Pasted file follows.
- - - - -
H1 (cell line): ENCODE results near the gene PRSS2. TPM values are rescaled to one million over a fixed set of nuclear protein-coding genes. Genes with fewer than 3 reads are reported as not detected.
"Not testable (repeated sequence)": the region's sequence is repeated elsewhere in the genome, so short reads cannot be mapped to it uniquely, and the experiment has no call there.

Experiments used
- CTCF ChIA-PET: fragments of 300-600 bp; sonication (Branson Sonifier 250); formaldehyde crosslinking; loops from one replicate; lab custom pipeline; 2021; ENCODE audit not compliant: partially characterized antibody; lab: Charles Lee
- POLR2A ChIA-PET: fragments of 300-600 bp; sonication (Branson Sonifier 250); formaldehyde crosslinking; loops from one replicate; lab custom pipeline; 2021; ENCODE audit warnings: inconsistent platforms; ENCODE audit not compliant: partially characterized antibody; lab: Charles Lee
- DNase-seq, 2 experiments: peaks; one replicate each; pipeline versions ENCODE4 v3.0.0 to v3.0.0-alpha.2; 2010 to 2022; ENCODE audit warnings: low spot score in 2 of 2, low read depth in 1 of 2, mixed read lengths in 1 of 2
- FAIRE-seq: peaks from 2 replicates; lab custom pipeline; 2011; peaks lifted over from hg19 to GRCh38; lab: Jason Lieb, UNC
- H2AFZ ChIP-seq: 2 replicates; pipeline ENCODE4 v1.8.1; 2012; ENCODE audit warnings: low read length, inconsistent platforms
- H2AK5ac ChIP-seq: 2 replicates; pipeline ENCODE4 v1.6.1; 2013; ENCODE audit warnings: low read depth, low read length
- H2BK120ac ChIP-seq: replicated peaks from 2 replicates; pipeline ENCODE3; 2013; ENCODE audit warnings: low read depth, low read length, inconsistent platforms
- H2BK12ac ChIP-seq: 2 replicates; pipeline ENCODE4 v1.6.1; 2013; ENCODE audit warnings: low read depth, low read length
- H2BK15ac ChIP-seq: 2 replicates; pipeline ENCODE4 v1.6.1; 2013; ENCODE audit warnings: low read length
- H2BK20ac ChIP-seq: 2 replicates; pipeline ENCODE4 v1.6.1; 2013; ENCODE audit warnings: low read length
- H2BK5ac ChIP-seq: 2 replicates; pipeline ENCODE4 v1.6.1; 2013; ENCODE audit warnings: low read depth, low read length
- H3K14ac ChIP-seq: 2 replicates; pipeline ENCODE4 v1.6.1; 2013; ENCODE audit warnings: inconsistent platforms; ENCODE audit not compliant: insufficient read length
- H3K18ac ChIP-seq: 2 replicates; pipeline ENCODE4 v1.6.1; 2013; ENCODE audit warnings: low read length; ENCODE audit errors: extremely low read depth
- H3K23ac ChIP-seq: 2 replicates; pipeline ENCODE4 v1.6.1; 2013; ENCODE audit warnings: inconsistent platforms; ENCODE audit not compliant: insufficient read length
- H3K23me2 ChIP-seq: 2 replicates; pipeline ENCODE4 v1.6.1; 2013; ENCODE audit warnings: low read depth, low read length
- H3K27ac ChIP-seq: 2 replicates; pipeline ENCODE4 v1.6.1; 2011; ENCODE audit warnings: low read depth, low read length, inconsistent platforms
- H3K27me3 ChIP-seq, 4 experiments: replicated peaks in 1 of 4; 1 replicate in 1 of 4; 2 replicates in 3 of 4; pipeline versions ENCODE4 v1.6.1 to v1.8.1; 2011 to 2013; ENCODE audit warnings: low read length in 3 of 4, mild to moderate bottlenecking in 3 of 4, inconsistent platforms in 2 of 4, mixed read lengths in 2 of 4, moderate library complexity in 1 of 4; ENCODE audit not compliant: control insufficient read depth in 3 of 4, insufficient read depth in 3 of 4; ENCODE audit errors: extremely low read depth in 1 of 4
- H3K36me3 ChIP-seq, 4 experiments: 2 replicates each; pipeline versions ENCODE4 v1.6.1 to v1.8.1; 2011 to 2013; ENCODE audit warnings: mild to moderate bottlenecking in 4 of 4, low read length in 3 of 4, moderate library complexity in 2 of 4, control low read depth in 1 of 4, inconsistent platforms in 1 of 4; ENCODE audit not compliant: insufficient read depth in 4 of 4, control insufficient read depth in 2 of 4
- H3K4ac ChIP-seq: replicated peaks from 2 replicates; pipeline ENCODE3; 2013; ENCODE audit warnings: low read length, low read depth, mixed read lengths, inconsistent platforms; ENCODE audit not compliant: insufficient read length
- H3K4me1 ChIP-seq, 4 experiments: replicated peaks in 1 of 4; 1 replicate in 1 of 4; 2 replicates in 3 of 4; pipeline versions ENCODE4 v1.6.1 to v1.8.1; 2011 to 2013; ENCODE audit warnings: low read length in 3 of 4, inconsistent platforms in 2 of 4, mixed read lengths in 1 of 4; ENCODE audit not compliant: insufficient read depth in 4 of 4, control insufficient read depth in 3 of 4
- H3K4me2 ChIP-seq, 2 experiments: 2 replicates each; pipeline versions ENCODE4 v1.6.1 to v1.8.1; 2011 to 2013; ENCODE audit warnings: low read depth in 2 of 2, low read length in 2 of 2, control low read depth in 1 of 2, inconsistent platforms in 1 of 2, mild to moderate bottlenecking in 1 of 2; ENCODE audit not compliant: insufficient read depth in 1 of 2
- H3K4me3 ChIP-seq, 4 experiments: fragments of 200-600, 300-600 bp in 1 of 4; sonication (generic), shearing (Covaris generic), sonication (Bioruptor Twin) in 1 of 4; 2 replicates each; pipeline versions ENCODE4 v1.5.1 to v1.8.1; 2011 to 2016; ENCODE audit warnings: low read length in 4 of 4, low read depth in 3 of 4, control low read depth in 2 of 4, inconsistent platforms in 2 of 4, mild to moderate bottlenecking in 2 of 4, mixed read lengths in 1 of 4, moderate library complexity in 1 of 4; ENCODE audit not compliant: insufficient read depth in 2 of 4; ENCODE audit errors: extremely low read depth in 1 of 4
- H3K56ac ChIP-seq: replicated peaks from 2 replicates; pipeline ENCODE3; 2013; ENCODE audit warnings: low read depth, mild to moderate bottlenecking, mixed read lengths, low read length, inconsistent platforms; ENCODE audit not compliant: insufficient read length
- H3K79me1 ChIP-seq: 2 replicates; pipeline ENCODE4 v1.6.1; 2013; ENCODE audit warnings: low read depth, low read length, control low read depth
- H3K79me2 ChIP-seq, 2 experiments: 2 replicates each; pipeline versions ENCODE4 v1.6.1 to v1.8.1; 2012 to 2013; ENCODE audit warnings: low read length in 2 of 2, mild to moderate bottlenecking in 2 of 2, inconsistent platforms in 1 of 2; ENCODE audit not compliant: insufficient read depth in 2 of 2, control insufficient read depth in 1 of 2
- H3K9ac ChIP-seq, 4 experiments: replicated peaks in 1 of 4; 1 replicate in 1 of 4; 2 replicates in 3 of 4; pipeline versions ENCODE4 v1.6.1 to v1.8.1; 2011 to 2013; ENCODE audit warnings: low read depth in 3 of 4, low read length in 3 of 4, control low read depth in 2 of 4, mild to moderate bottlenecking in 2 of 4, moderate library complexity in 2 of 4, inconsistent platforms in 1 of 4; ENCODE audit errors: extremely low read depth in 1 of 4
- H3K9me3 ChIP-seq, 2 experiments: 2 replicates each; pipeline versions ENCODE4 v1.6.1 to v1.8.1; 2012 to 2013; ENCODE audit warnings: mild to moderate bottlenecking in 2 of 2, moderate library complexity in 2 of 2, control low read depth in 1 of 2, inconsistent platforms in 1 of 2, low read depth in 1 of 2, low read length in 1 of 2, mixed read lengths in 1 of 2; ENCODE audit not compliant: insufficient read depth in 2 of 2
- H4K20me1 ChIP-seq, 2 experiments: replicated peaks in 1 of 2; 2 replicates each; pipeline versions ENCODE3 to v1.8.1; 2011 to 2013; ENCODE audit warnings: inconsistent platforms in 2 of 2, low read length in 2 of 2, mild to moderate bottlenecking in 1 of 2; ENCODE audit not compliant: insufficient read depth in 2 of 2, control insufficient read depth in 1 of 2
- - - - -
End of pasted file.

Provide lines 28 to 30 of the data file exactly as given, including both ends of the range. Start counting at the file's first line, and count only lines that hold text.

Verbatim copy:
- H3K79me2 ChIP-seq, 2 experiments: 2 replicates each; pipeline versions ENCODE4 v1.6.1 to v1.8.1; 2012 to 2013; ENCODE audit warnings: low read length in 2 of 2, mild to moderate bottlenecking in 2 of 2, inconsistent platforms in 1 of 2; ENCODE audit not compliant: insufficient read depth in 2 of 2, control insufficient read depth in 1 of 2
- H3K9ac ChIP-seq, 4 experiments: replicated peaks in 1 of 4; 1 replicate in 1 of 4; 2 replicates in 3 of 4; pipeline versions ENCODE4 v1.6.1 to v1.8.1; 2011 to 2013; ENCODE audit warnings: low read depth in 3 of 4, low read length in 3 of 4, control low read depth in 2 of 4, mild to moderate bottlenecking in 2 of 4, moderate library complexity in 2 of 4, inconsistent platforms in 1 of 4; ENCODE audit errors: extremely low read depth in 1 of 4
- H3K9me3 ChIP-seq, 2 experiments: 2 replicates each; pipeline versions ENCODE4 v1.6.1 to v1.8.1; 2012 to 2013; ENCODE audit warnings: mild to moderate bottlenecking in 2 of 2, moderate library complexity in 2 of 2, control low read depth in 1 of 2, inconsistent platforms in 1 of 2, low read depth in 1 of 2, low read length in 1 of 2, mixed read lengths in 1 of 2; ENCODE audit not compliant: insufficient read depth in 2 of 2